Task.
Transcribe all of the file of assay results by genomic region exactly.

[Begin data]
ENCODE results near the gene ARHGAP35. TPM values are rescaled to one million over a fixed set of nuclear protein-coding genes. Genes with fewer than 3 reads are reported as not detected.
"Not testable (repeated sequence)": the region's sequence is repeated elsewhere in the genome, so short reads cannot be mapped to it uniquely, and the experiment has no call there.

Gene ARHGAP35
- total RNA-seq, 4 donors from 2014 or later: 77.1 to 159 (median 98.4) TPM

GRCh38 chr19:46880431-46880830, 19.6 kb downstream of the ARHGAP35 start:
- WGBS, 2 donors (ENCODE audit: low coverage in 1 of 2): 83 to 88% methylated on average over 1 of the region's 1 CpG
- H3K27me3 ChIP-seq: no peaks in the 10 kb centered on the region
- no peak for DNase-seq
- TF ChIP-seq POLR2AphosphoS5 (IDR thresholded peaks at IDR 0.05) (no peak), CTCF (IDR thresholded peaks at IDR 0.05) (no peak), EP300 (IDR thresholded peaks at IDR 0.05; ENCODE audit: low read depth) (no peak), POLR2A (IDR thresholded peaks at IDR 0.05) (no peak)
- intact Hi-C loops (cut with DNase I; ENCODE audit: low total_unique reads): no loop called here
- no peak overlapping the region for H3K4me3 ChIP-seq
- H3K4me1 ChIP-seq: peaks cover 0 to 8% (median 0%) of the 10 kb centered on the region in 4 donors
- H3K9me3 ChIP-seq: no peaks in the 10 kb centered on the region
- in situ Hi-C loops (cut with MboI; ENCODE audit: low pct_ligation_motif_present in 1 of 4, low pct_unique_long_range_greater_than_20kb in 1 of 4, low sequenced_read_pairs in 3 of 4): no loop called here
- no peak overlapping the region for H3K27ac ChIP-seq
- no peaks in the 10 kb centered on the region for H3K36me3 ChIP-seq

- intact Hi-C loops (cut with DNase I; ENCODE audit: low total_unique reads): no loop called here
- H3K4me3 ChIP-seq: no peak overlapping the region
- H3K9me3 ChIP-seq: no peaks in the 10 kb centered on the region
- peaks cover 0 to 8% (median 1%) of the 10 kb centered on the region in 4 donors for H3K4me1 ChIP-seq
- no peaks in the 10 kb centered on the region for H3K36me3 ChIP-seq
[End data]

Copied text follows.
ENCODE results near the gene ARHGAP35. TPM values are rescaled to one million over a fixed set of nuclear protein-coding genes. Genes with fewer than 3 reads are reported as not detected.
"Not testable (repeated sequence)": the region's sequence is repeated elsewhere in the genome, so short reads cannot be mapped to it uniquely, and the experiment has no call there.

Gene ARHGAP35
- total RNA-seq, 4 donors from 2014 or later: 77.1 to 159 (median 98.4) TPM

GRCh38 chr19:46880431-46880830, 19.6 kb downstream of the ARHGAP35 start:
- WGBS, 2 donors (ENCODE audit: low coverage in 1 of 2): 83 to 88% methylated on average over 1 of the region's 1 CpG
- H3K27me3 ChIP-seq: no peaks in the 10 kb centered on the region
- no peak for DNase-seq
- TF ChIP-seq POLR2AphosphoS5 (IDR thresholded peaks at IDR 0.05) (no peak), CTCF (IDR thresholded peaks at IDR 0.05) (no peak), EP300 (IDR thresholded peaks at IDR 0.05; ENCODE audit: low read depth) (no peak), POLR2A (IDR thresholded peaks at IDR 0.05) (no peak)
- intact Hi-C loops (cut with DNase I; ENCODE audit: low total_unique reads): no loop called here
- no peak overlapping the region for H3K4me3 ChIP-seq
- H3K4me1 ChIP-seq: peaks cover 0 to 8% (median 0%) of the 10 kb centered on the region in 4 donors
- H3K9me3 ChIP-seq: no peaks in the 10 kb centered on the region
- in situ Hi-C loops (cut with MboI; ENCODE audit: low pct_ligation_motif_present in 1 of 4, low pct_unique_long_range_greater_than_20kb in 1 of 4, low sequenced_read_pairs in 3 of 4): no loop called here
- no peak overlapping the region for H3K27ac ChIP-seq
- no peaks in the 10 kb centered on the region for H3K36me3 ChIP-seq

- intact Hi-C loops (cut with DNase I; ENCODE audit: low total_unique reads): no loop called here
- H3K4me3 ChIP-seq: no peak overlapping the region
- H3K9me3 ChIP-seq: no peaks in the 10 kb centered on the region
- peaks cover 0 to 8% (median 1%) of the 10 kb centered on the region in 4 donors for H3K4me1 ChIP-seq
- no peaks in the 10 kb centered on the region for H3K36me3 ChIP-seq